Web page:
How the BBC casts an argument or ‘sets the agenda’ of debate is hugely influential. It can - by omitting people, argument and facts, by failing to subject others to proper scrutiny - skew the terms of debate for years.What’s remarkable, in face of the current crisis, is how unreflective it remains of its own stance - how it continues to repeat its favourite ‘memes’. The first and foremost of these is that Euroscepticism is a product of, and ‘problem’ for, the Conservative party alone. Yet dividing lines, all the way across the political spectrum are fuzzy to say the least.


    It is a former Labour appointed ambassador to Washington, one time BBC Economics Editor and son of a leading Labour Party Politician who has just written, in a searing introduction to Peter Oborne’s CPS publication, Guilty Men, of that insidious “great middle ground confidence trick”. As Peter Jay (for that is he) explains, this proceeds by insisting that political choices are arranged along a one dimensional political spectrum from left to right, that anything near its ends is called extreme – by implication weird and mad, and that anything in the middle is correspondingly moderate – by implication sensible, reasonable and sane. The third step of the process Jay identifies is to stipulate that support for European Union unification and Britain’s total involvement in it is in the ‘middle ground,’ “– and therefore, QED, moderate, sensible, sane - and so right.” This, though Jay does not point the finger, is exactly the position adopted by the BBC over the years.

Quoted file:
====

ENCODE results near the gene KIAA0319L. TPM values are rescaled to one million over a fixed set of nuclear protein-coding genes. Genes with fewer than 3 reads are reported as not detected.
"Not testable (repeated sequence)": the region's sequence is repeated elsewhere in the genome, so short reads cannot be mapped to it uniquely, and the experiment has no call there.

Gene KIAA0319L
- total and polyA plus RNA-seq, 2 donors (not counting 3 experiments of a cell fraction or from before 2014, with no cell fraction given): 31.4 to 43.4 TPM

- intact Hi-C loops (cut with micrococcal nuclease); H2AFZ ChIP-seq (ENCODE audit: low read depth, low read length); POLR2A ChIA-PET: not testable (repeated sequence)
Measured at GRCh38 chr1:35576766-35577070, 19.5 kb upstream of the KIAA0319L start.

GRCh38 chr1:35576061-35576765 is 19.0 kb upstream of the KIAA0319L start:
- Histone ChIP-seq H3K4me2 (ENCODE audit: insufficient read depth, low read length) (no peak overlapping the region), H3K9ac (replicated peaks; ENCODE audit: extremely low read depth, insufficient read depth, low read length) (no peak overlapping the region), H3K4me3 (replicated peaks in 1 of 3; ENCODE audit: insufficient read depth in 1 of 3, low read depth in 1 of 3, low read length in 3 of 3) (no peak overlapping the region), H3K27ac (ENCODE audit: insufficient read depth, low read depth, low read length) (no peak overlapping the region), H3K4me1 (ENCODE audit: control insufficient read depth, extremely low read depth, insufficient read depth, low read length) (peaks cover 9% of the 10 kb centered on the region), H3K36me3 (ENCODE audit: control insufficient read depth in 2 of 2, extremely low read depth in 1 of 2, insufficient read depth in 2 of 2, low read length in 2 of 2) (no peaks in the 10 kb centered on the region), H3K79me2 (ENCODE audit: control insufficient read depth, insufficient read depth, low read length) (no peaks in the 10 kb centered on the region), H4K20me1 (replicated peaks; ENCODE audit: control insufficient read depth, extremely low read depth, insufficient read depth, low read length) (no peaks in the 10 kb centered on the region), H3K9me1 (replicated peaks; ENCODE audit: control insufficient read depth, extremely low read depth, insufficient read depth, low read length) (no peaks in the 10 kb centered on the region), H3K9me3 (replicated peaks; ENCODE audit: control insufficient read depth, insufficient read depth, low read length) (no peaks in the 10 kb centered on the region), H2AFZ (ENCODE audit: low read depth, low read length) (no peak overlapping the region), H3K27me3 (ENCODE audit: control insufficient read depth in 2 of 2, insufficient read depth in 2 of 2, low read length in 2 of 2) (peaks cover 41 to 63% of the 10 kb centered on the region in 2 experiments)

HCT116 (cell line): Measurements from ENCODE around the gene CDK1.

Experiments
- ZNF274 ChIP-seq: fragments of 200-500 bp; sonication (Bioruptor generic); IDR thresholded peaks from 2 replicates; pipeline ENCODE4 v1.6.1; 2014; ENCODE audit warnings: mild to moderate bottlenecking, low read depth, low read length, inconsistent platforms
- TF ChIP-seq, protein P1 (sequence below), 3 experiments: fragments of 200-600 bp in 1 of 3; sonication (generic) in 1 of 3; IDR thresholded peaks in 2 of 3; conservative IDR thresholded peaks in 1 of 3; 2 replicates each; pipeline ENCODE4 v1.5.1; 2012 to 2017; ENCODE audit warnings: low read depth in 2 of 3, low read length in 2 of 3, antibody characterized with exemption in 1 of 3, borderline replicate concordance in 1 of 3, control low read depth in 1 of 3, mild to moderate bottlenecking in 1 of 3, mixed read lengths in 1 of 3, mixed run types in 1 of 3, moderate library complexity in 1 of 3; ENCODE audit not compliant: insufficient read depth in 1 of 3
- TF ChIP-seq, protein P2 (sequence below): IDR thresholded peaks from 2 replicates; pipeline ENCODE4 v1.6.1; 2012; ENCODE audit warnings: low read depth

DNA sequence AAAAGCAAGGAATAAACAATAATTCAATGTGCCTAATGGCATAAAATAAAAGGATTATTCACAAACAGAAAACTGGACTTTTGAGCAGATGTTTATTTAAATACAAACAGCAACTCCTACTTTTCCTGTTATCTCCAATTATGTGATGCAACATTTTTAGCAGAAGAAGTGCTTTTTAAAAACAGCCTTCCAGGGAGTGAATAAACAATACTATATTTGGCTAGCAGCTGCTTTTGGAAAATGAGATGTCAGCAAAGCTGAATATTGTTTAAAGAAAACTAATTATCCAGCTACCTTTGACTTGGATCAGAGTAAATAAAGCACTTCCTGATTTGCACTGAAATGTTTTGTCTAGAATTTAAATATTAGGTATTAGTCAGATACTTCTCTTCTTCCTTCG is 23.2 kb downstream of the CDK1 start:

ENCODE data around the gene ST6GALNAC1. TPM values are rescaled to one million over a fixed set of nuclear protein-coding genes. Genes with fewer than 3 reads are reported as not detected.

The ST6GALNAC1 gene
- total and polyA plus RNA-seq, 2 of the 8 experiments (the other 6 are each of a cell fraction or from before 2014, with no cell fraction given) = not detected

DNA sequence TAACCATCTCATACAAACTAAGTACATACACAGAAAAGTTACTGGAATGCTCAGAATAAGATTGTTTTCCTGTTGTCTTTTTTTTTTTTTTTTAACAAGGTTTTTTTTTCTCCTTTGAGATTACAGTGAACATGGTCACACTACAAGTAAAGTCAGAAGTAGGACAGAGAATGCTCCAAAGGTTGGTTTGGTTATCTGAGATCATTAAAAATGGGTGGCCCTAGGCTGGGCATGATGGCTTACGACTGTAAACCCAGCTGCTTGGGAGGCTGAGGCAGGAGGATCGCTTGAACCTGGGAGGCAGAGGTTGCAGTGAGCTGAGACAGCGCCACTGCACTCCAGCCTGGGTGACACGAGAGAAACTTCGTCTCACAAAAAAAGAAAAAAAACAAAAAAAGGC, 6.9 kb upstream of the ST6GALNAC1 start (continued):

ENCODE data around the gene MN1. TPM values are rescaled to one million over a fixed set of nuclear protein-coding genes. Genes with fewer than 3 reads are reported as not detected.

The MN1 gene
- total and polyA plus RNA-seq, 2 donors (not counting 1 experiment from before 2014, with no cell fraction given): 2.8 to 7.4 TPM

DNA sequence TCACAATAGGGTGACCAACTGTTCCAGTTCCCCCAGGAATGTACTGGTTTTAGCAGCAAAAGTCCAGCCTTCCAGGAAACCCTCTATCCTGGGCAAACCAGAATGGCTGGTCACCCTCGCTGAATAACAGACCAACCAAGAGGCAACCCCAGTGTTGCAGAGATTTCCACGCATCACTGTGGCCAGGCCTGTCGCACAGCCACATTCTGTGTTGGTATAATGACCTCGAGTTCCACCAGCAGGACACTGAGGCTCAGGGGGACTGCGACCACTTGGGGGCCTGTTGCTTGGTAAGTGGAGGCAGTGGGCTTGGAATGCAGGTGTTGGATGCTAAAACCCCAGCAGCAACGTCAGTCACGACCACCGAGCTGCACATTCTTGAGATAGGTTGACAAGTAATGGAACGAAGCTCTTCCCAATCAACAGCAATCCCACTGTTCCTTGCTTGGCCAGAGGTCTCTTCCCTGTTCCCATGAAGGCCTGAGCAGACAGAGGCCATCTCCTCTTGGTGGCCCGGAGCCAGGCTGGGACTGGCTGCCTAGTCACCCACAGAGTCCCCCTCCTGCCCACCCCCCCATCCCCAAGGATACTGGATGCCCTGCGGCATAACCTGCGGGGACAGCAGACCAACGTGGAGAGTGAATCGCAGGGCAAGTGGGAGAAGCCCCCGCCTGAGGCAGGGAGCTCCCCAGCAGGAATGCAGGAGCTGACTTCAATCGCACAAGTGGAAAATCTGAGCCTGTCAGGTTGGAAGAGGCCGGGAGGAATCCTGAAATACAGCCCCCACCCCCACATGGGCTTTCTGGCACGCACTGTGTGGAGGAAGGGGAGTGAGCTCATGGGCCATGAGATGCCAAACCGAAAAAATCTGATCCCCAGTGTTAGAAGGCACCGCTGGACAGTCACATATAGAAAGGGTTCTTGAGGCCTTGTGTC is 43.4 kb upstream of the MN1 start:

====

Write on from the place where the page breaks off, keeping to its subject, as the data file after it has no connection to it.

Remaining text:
The Today programme’s coverage last week and so far this week shows no change to this default approach. “The prism of coverage is still that the EU is a problem for the Conservative party”, David Keighley, the analyst of now thirteen years of meticulous monitoring said yesterday, “nothing has changed since 1999 when we started”. Those who want ‘out’ are still regarded as the batty extreme by Today, he might have added.



    In the last three weeks of unprecedented EU coverage on the Today programme I have yet to hear one Labour Eurosceptic speaking. If Newswatch’s last survey - the Today programme was monitored for 13 weeks between September and December 2010 – is anything to go by we can expect no direct questions about withdrawal, no interviews with figures who favour withdrawal, no questioning of Labour sceptics and no attention to fundamental issues. For over that 13 weeks Today did not report on any important newsworthy EU topics that affect us - reform of CAP or the failure of the EU to sign off its accounts for the 16th year running. Though coverage of the cause celebre of the left - attempts to extradite Julian Assange by a European Arrest Warrant – left no stones unturned. This continued ‘outbreak of narcolepsy’ – Jeremy Paxman’s defence of less than enthusiastic BBC EU coverage in 1999 – and the perpetuation of Jay’s middle ground confidence tick has done the country no favours.